Quote from: Holding Pattern on January 16, 2020, 05:39:26 pmIn my CERT thread, one comment was made about CAP's long spin-up time for response.Anyone here have thoughts on how to decrease that spin-up time?
Quote from: xyzzy on January 17, 2020, 11:47:51 amFor example, an ambulance is driving down the street and sees a house on fire, so the crew chief is the incident commander until the fire department arrives.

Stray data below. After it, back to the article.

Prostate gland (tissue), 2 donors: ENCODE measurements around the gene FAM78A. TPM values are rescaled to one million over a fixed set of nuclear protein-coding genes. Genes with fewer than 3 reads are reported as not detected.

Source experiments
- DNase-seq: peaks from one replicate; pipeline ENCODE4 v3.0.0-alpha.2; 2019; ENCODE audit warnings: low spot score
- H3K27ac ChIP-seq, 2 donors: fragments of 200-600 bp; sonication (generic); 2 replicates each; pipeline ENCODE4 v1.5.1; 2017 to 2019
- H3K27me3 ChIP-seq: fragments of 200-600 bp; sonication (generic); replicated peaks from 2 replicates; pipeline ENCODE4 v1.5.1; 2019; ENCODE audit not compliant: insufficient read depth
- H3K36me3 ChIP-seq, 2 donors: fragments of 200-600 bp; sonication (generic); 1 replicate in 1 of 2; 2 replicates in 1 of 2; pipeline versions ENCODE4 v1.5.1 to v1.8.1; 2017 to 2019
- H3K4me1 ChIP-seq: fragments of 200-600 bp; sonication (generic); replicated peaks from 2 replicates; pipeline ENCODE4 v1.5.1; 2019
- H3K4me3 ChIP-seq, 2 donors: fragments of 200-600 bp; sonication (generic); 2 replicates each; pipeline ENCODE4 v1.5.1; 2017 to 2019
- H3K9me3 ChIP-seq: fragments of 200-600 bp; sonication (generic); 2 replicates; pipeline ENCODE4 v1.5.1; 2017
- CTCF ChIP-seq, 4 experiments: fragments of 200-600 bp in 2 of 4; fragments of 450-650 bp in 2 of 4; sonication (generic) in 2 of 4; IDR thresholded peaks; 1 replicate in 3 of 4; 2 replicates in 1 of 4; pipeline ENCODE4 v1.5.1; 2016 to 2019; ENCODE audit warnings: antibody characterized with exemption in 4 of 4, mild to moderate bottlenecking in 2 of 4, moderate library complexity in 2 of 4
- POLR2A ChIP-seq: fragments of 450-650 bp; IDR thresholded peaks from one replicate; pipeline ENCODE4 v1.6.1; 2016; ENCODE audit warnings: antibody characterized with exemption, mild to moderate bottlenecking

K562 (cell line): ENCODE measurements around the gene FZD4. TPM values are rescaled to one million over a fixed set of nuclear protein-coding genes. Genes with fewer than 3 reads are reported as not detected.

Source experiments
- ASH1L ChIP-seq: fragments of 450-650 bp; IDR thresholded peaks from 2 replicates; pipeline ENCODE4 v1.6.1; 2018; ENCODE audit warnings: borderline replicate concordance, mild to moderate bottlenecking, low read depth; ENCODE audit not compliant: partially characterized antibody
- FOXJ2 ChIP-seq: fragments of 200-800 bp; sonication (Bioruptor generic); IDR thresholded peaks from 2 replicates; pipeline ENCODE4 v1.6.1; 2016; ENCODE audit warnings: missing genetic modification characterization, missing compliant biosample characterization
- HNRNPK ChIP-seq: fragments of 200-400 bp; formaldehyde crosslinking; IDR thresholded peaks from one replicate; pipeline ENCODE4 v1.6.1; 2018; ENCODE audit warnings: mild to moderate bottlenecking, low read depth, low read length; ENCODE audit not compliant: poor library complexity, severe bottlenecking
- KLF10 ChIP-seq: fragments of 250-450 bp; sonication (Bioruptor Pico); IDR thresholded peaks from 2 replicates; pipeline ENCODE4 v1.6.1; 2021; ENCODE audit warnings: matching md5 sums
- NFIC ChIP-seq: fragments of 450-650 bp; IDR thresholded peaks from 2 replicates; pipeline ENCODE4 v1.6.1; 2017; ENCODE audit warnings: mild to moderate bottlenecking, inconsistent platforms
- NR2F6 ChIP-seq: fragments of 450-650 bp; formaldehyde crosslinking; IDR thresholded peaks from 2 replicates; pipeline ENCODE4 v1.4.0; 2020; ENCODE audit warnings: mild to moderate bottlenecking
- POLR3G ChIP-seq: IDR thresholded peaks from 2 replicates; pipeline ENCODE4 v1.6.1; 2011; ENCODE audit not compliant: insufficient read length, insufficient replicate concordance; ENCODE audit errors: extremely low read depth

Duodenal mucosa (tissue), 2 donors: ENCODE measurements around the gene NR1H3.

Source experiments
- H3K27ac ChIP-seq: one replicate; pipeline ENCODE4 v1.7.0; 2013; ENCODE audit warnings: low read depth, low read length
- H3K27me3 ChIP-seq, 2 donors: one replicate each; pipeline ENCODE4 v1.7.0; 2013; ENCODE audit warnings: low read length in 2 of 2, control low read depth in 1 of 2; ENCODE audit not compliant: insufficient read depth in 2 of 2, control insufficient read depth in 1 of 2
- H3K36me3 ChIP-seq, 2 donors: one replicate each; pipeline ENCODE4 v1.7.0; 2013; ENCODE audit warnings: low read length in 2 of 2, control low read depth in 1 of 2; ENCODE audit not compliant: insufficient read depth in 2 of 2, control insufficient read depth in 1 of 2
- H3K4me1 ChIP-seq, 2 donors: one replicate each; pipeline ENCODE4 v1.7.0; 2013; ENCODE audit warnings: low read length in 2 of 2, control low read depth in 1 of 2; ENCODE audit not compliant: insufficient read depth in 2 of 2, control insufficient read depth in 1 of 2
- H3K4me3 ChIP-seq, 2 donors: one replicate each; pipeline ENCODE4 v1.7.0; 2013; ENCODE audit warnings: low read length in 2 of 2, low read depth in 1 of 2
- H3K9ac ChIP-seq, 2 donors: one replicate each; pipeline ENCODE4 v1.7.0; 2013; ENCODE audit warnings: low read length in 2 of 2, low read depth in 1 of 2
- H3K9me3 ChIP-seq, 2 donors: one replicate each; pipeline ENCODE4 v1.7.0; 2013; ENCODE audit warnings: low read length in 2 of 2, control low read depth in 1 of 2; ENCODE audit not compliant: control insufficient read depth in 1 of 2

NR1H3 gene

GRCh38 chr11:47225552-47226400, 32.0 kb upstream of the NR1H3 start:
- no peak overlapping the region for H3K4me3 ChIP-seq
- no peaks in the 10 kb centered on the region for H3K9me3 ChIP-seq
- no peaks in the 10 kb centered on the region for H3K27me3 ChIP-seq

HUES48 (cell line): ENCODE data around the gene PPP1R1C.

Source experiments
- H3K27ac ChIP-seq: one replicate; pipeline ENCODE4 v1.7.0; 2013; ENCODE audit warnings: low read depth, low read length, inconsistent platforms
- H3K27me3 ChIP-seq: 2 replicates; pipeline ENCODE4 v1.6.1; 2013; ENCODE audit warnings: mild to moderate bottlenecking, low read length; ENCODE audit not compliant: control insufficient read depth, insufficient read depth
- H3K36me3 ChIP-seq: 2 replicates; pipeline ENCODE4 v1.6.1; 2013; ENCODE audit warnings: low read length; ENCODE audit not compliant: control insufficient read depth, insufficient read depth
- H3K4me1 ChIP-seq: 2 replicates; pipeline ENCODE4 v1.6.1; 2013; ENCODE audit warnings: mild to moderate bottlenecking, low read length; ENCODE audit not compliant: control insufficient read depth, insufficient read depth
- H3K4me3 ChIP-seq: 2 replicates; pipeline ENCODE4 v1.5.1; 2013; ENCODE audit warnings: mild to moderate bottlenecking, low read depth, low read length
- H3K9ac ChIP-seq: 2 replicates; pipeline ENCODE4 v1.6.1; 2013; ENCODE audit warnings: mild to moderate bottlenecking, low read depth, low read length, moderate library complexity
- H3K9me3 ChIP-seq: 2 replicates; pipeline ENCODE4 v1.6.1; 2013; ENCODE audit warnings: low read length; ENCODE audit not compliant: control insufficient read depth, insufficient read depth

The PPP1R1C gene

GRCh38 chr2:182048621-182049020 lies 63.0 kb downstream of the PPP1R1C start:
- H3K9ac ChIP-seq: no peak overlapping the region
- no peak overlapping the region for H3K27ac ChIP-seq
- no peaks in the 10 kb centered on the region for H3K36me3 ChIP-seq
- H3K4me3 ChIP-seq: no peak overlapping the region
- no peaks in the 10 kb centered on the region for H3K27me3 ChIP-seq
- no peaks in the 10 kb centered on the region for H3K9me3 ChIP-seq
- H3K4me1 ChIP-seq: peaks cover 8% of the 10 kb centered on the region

Quote from: etodd on January 18, 2020, 03:23:28 amQuote from: xyzzy on January 17, 2020, 11:47:51 amFor example, an ambulance is driving down the street and sees a house on fire, so the crew chief is the incident commander until the fire department arrives.Yep. Its constantly drilled into us to never "self deploy". Sit back and wait.